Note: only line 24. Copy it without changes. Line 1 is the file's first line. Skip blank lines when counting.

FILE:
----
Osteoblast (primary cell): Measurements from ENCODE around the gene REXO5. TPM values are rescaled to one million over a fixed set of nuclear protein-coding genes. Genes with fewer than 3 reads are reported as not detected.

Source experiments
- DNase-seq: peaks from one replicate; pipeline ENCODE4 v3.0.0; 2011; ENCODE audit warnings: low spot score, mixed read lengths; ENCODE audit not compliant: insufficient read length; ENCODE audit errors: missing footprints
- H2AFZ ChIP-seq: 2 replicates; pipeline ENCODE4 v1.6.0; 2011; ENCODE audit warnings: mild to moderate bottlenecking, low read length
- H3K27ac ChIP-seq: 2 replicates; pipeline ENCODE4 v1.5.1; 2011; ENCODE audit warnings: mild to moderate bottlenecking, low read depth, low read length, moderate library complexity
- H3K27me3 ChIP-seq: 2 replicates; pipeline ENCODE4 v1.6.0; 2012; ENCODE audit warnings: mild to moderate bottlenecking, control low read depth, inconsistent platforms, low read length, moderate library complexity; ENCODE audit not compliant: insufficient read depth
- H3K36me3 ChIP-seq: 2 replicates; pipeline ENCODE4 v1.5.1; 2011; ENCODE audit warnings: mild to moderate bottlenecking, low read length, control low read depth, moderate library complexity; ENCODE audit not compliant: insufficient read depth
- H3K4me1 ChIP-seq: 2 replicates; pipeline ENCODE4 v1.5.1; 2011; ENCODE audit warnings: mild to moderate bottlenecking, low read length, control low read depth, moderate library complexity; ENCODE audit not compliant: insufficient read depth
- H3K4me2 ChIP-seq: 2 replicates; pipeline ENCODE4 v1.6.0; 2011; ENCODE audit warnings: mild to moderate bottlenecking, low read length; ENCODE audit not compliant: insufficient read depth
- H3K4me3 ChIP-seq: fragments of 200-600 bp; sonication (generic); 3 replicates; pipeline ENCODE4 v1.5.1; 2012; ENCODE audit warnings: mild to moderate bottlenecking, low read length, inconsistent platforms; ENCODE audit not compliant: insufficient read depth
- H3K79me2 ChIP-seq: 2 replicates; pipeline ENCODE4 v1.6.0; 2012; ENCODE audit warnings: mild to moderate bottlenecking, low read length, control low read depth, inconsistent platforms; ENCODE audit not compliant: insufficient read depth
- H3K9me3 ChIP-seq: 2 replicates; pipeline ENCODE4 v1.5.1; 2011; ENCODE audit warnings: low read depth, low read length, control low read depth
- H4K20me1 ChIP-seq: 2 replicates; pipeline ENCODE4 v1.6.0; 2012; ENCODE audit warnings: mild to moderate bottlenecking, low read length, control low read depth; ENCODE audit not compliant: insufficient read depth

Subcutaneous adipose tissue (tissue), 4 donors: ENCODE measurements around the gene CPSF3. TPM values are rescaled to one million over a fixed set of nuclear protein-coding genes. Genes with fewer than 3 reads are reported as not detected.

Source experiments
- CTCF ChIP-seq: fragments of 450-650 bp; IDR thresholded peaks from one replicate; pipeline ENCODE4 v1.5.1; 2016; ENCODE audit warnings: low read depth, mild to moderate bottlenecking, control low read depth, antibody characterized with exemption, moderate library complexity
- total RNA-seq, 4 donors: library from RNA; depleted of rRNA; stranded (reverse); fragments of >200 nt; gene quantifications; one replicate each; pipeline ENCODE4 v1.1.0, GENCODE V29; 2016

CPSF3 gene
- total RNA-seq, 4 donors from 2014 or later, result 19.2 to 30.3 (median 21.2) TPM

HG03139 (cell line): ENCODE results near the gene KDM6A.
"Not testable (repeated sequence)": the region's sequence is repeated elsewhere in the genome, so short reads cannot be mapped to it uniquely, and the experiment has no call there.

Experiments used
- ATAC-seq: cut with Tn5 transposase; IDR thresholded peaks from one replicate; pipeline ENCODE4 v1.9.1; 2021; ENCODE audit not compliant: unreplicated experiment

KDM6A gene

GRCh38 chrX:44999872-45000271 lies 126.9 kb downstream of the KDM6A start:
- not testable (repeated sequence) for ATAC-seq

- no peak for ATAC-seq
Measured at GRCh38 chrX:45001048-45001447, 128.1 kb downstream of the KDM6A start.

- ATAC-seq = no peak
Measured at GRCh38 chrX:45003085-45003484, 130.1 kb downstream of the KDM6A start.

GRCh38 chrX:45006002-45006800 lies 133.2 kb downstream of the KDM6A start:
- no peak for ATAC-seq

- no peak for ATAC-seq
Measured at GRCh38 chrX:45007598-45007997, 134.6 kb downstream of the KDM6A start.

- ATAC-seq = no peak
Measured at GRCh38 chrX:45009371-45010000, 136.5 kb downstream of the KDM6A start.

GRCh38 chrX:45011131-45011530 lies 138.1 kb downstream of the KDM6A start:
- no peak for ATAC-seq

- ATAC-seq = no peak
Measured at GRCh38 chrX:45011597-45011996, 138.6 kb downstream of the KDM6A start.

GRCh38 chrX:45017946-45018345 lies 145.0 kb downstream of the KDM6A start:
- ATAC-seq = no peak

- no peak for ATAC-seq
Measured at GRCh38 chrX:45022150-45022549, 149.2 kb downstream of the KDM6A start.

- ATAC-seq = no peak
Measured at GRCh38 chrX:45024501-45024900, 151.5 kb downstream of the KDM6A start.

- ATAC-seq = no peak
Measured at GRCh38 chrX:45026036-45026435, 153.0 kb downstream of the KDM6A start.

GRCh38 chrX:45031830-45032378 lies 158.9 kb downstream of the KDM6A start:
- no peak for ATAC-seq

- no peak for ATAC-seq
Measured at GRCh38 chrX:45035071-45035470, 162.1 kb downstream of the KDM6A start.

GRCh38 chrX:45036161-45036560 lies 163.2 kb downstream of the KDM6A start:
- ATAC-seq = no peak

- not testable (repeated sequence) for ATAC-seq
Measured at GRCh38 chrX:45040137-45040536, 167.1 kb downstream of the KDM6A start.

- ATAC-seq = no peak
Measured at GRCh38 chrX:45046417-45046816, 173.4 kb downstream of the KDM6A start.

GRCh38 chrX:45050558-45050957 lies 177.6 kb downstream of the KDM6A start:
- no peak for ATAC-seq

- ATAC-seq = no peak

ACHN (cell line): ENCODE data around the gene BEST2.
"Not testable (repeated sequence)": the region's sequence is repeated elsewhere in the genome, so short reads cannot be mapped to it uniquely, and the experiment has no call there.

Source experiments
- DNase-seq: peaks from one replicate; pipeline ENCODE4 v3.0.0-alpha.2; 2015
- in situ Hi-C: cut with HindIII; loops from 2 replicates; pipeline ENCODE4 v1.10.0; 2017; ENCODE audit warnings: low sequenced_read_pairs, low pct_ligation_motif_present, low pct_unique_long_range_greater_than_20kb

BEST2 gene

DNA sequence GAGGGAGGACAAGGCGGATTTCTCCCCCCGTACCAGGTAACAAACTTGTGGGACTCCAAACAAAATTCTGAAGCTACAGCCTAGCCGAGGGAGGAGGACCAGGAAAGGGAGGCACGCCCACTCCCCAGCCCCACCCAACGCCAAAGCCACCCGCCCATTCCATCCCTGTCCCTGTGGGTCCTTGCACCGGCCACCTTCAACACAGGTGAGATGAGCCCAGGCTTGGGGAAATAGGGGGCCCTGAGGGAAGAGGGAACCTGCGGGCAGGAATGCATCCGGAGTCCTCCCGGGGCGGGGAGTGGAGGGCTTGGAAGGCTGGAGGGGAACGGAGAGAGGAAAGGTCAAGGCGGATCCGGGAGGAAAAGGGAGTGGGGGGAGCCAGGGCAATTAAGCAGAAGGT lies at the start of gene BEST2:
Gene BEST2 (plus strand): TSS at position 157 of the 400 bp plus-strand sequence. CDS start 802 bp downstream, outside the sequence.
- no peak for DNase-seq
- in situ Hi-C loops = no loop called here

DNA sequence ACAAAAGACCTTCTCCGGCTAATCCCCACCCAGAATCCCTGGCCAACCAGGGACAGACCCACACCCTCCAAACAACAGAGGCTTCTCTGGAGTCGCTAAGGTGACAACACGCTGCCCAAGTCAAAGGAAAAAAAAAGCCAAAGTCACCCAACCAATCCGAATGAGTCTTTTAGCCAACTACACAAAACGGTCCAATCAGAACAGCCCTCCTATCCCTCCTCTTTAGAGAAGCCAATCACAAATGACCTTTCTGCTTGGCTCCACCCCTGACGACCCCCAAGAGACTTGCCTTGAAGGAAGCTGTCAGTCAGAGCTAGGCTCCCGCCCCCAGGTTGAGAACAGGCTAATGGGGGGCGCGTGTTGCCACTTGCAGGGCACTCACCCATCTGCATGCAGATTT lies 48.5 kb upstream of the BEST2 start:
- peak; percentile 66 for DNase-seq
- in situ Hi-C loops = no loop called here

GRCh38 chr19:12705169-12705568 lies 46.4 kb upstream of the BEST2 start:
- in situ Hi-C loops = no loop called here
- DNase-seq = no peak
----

KDM6A gene